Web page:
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Shared Parental Leave – How will it work?

As part of the government’s agenda to provide a more flexible approach to childcare and in support of their work life balance concept, in The Children and Families Act 2014 maternity and paternity rules are changing.

The parents of children whose expected week of childbirth begins on or after April 5, 2015, will have the option of sharing the statutory maternity leave and pay.

Under current rules, new mothers can take up to 52 weeks’ maternity leave (2 weeks of compulsory maternity leave, 26 weeks ordinary maternity leave and the balance ‘additional maternity leave’) with maternity pay for 9 months of this. Fathers are only entitled to two weeks ‘ordinary’ paternity leave, and then an ‘additional’ 26 weeks’ paternity leave provided the mother has returned to work, and certain other criteria satisfied. The Government’s proposed new rules will allow a mother and father to share up to 50 weeks’ parental leave between them and 37 weeks’ pay.

Who will be eligible?

Shared parental leave will be available to employees with 26 weeks continuous employment at the “relevant date”.  The relevant date is the end of the 15th week before the expected week of childbirth (EWC).   The system will also be available to adopters and intended parents under a surrogacy arrangement as well as foster parents, on a similar basis.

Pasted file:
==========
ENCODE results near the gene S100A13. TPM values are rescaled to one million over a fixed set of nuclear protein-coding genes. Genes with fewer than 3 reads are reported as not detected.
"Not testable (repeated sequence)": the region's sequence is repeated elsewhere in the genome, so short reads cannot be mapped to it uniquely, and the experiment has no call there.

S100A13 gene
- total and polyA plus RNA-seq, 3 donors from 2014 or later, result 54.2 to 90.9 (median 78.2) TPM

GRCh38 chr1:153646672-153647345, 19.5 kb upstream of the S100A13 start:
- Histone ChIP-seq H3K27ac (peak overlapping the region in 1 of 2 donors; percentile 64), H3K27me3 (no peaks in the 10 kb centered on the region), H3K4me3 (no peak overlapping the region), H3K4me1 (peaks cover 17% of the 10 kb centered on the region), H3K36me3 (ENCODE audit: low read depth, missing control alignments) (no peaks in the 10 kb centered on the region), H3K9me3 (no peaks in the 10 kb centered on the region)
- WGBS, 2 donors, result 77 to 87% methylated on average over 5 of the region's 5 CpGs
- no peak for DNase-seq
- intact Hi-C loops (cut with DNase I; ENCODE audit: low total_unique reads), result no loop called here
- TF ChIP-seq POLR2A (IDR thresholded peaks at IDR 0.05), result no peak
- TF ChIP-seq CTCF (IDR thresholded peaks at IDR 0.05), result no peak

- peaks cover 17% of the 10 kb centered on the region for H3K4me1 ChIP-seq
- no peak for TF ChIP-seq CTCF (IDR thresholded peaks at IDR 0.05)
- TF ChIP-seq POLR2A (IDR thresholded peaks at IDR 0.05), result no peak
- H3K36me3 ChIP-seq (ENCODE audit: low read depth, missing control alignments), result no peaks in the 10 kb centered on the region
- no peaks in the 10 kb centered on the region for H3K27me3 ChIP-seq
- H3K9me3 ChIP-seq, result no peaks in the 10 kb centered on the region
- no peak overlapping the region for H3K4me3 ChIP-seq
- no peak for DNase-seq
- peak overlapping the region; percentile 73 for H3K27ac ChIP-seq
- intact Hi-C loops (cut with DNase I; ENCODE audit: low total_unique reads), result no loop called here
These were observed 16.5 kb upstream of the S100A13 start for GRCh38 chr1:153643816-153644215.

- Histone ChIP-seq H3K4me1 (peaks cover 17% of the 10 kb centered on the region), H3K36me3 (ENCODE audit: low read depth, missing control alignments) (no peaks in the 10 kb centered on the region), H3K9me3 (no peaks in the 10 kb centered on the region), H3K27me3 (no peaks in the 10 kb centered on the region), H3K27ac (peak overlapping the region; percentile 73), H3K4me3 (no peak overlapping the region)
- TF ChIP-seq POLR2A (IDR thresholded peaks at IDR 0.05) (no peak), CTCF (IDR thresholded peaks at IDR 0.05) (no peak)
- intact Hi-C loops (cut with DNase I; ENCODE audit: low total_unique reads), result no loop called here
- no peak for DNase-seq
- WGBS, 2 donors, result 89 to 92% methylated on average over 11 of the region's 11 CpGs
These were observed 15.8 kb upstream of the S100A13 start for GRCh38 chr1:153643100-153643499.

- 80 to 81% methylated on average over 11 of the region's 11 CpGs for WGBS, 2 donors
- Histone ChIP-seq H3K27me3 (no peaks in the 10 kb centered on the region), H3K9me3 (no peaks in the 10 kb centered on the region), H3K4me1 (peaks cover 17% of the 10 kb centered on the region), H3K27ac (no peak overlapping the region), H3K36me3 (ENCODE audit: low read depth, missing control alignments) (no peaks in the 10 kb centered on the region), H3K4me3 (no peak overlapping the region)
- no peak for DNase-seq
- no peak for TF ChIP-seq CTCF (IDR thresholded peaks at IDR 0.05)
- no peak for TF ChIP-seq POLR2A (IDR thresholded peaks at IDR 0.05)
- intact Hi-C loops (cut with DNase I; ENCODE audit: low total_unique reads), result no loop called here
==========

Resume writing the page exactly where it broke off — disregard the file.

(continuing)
What notice will parents be required to give?

The employee will be required to notify the employer in writing of their intention to take a period, or periods, of shared parental leave not less than 8 weeks before the start date of leave requested.  Parents will be able to make up to three notifications/ changes to their plans to share leave with their partner provided sufficient notice (8 weeks) is given each time.

What rights will parents have during leave/ on return?

The regulations contain provisions on terms and conditions during leave, rights in relation to redundancy and rights for employees returning to work following parental leave as well as protection from detriment and dismissal which are largely similar to the current provisions in relation to maternity/ paternity/ adoption leave.

What does this mean for employers?

This is a very significant change which has considerable implications in terms of workforce planning.  Employers need to prepare for the introduction of this system and consider how policies and approaches might need to be reviewed in light of the reforms and their intended approach.

Please contact myself or any member of the Employment Services Team for further help or advice.

By Louise Addison

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